Note: this was written in 2005 for an album that never came out. The Damnations broke up soon after.
They’re one of the hippest bands in a hip scene, able to channel the Minutemen and the Carter Family, sometimes on the same song, but ask the Damnations which recordings influenced their third album “Heart Like a Hotel” and for a second there you’d think you posed the question to a feather-haired cover band from 1978.
“We would go up to Bruce’s (co-producer Robison) office and listen to records like “Rumours” by Fleetwood Mac, just to key on certain sounds that they were getting down,” says Deborah Kelly, who fronts the band vocally with sister Amy Boone.
They’ve been pegged “the Everly Sisters” by one critic for shimmering harmonies such as those on album-opening “Where To Begin,” but Kelly and Boone sang together in unison, not harmony, on the new LP’s “Shoulda Been Water,” an effect they learned from the Mac.
At the other end of the listening spectrum was Frank Sinatra’s “One For My Baby,” which set the model for the moody piano on “Fool’s Errand,” a song that exemplifies the expansion of repertoire on “Heart Like a Hotel.” The black and white keys add new colors to the country and rock forms explored so engagingly on the Damnations previous albums, “Half Mad Moon” from 1999 and 2002’s “Where It Lands.”
The records in Robison’s collection that best define “Heart” are by artists like Dusty Springfield and Bobbie Gentry.
This is the latest in a growth pattern fans have followed since the band almost instantly became an Austin club sensation, then a major label act, soon after forming in 1997. The Damnations are the typical Austin music story in reverse. Where many talented bands struggle for years for a big break, the Damnations were signed to Sire Records less than a year after ace guitarist Rob Bernard joined to solidify the lineup.
But now, after recording two albums on Sire’s dime, the band is getting the scuffling days they were deprived of by the quick ascent that landed them on “Conan O’Brien” in 1999 and on a cross-country jaunt members jokingly called the Star of David tour because tracing the route looked like a five-pointed diagram.
“We knew we weren’t ready,” Boone says of the major label deal, “but it’s hard to say ‘no’ to someone who wants to give you money to make records.” The sisters from Schoharie, New York, who moved to Austin in the early ’90s, were having the times of their lives, touring with Cake, recording “Sally Go Round the Roses” for the soundtrack to “A Walk On The Moon,” and being hailed as hometown heroes when they returned to sold out dates. It all happened so fast.
“Our manager wanted us to be famous,” Kelly says, “but we were just happy to have a band and to be able to make money from playing music.”
After getting some airplay with the soulful “Unholy Train” from the debut, the pressure was on to sell records with album #2. Although the band loves the results of “Where It Lands,” they were ready to get off the major label merry-go-round so they asked Sire president Seymour Stein if they could take the finished album as a parting gift and he generously agreed.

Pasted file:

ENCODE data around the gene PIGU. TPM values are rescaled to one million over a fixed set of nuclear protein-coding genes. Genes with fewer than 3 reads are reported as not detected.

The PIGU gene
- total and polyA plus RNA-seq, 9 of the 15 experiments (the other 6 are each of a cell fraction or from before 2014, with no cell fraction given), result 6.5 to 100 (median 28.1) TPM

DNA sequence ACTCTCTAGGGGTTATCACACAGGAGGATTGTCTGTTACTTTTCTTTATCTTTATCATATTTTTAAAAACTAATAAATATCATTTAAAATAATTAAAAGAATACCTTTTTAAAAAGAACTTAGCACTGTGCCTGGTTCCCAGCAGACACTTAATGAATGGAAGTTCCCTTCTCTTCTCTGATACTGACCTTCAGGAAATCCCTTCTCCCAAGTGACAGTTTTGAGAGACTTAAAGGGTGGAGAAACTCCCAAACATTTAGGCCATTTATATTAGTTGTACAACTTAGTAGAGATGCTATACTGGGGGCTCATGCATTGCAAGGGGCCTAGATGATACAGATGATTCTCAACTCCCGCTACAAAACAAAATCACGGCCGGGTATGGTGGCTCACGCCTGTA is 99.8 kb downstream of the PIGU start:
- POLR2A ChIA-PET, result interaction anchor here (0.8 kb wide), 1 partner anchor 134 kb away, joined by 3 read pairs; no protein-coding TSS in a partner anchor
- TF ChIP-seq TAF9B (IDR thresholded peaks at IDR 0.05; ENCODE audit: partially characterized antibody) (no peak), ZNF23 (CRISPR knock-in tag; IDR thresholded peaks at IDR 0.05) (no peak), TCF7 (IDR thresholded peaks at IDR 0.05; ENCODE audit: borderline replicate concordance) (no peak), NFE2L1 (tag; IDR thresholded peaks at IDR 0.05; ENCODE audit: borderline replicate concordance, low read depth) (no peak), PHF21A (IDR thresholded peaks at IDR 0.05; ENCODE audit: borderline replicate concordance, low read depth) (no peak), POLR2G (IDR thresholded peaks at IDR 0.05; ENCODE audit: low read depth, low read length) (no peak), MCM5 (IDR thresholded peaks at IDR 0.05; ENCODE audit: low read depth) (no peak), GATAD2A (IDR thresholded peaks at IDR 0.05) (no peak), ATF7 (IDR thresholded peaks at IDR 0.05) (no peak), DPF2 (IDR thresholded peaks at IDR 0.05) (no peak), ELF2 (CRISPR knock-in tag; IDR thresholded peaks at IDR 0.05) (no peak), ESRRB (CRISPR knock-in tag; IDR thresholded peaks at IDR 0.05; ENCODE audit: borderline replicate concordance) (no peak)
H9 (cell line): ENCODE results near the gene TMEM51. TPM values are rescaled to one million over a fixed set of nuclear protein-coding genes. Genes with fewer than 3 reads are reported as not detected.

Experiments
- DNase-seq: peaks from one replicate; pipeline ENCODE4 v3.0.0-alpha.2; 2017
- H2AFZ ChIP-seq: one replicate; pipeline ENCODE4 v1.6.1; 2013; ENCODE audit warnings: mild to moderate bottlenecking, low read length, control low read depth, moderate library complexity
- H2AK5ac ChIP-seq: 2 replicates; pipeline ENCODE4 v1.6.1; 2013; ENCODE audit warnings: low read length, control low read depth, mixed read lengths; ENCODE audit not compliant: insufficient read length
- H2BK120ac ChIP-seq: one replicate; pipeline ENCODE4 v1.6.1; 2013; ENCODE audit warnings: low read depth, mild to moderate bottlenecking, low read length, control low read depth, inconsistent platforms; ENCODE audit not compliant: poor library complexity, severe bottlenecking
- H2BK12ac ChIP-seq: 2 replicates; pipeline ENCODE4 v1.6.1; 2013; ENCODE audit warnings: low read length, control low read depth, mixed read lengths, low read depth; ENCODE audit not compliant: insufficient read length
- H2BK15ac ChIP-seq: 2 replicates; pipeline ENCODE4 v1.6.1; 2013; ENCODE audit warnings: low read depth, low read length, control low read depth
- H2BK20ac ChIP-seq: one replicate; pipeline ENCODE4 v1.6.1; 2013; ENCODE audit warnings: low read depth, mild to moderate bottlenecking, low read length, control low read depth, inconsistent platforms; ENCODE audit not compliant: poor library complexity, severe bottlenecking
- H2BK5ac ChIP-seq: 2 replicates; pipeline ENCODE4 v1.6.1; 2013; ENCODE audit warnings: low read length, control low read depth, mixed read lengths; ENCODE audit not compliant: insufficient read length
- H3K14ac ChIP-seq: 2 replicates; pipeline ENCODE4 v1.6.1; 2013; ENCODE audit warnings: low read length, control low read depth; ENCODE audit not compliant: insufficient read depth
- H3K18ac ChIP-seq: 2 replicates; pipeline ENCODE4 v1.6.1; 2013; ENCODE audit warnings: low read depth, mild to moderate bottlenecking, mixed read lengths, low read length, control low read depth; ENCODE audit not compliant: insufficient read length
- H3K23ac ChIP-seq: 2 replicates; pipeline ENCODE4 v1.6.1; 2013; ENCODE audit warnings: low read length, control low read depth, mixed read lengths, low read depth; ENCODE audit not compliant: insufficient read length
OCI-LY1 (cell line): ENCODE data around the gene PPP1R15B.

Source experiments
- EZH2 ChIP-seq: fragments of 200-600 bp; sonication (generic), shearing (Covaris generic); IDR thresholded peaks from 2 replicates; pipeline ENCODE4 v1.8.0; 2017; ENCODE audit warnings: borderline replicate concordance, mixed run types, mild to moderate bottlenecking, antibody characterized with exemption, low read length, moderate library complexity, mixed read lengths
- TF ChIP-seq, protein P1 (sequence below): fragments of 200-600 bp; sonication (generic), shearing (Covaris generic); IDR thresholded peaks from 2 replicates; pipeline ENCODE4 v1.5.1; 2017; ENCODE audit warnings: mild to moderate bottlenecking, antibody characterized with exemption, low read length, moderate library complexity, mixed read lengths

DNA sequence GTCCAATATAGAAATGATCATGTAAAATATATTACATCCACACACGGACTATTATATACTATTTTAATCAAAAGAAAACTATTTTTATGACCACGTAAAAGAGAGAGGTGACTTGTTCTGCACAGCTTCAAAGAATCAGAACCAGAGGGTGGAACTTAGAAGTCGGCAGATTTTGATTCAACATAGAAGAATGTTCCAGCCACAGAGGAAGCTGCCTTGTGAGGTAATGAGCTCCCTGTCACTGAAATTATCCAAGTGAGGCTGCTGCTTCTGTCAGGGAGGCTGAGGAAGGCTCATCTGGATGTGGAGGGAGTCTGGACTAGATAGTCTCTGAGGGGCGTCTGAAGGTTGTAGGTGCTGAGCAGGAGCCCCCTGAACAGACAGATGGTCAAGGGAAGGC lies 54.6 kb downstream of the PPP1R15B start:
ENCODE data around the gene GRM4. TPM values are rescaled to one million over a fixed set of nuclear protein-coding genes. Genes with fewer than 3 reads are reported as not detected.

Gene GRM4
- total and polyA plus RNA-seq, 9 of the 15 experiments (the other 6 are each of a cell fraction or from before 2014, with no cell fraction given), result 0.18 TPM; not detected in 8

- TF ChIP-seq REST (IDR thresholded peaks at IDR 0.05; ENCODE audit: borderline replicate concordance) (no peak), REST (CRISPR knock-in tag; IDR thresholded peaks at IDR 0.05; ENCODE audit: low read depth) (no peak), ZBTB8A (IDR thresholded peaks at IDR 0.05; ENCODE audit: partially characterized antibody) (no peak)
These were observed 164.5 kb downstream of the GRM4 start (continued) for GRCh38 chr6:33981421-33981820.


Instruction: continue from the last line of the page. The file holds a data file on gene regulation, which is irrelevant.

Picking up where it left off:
But that silver lining was soon consumed by a black cloud. Just as “Where It Lands” was picking up steam, getting major airplay in Austin on both mainstream country (KVET) and Americana (KGSR), the band’s distributor Southwest Wholesale crashed into Chapter 7 bankruptcy, owing the band several thousands dollars in unpaid royalties. Band members had to re-enter the work force to help pay off the debt created when the cash flow dried up.
Fried and frazzled by the music biz experience, the band found solace, as always, in their songs. When they had a few they liked, the stepped into the studio with Jim Eno of Spoon, who’s long been a fan. But after laying down tracks for three numbers, Eno’s home studio was shut down for several months for expansion.
Another musician fan of the Damnations, hit songwriter Bruce Robison (“Angry All the Time,” “Travelin’ Soldier”) heard the demos and asked the band if they wanted to make their album at his new analog studio, Premium Recording Service.
Robison understands that what sets the Damnations apart are the vocals of Kelly and Boone, which meld together like a warm spoon and sherbet, so he enlisted the help of engineer Mike McCarthy (Spoon, Trail of Dead, Fastball), a master of mic placement. Robison also made full use of his natural reverb room, which helps give the album an overall warm sound.
In Robison, the Damnations found a kindred musical spirit, who had also been through the major label wringer. “He’s so open-minded,” says Boone. “He didn’t try to push us to do something that didn’t feel right to us.” Kelly, Boone, Bernard and drummer Conrad Choucroun may be somewhat shy and soft-spoken off-stage, but they know exactly what they want to do when it comes to their music. Their vision does not suffer tampering gladly.
By understanding that, Robison has gracefully pulled a wonderfully engaging album out a group that defies labeling.
They are now completely ready for their major label deal, but even though none is forthcoming, and “Heart Like a Hotel” will be released (date) on Robison’s Premium Records, the Damnations do finally feel blessed in the area of timing.
There’s financial debt and creative debt. The Damnations are not ashamed to admit that they’re still saving for a new van. But “Heart Like a Hotel” finds their inspiration level shooting way into the black.